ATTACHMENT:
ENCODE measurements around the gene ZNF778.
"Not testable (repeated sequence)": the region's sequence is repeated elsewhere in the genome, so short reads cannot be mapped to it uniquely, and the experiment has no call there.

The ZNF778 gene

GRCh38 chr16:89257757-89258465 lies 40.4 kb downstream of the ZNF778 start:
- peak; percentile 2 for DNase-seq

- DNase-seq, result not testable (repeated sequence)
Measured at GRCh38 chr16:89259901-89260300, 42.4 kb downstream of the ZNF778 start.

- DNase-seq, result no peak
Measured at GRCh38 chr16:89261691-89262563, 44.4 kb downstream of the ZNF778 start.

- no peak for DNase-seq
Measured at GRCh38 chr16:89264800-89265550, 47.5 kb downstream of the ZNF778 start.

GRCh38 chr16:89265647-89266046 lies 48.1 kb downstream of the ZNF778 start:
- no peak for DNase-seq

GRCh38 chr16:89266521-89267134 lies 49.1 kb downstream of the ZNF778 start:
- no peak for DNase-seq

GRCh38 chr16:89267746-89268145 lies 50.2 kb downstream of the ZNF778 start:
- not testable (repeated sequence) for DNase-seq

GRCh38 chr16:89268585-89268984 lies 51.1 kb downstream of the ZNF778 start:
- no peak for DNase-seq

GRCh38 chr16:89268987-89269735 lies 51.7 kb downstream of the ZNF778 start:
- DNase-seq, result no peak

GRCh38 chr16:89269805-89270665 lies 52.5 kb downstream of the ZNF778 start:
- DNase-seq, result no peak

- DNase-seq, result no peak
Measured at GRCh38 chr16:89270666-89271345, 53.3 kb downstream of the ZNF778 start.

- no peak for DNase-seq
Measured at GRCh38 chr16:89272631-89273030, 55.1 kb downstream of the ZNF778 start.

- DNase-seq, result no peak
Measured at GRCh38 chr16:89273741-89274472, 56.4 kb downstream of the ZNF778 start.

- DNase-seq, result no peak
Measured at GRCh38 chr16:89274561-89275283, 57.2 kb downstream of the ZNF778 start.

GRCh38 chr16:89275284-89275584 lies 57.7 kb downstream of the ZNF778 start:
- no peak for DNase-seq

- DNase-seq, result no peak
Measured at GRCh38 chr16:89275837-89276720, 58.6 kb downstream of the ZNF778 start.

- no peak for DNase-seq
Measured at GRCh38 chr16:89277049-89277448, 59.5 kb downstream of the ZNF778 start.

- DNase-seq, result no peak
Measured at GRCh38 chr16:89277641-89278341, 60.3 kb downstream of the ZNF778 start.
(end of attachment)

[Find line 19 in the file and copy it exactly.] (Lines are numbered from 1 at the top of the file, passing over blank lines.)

- no peak for DNase-seq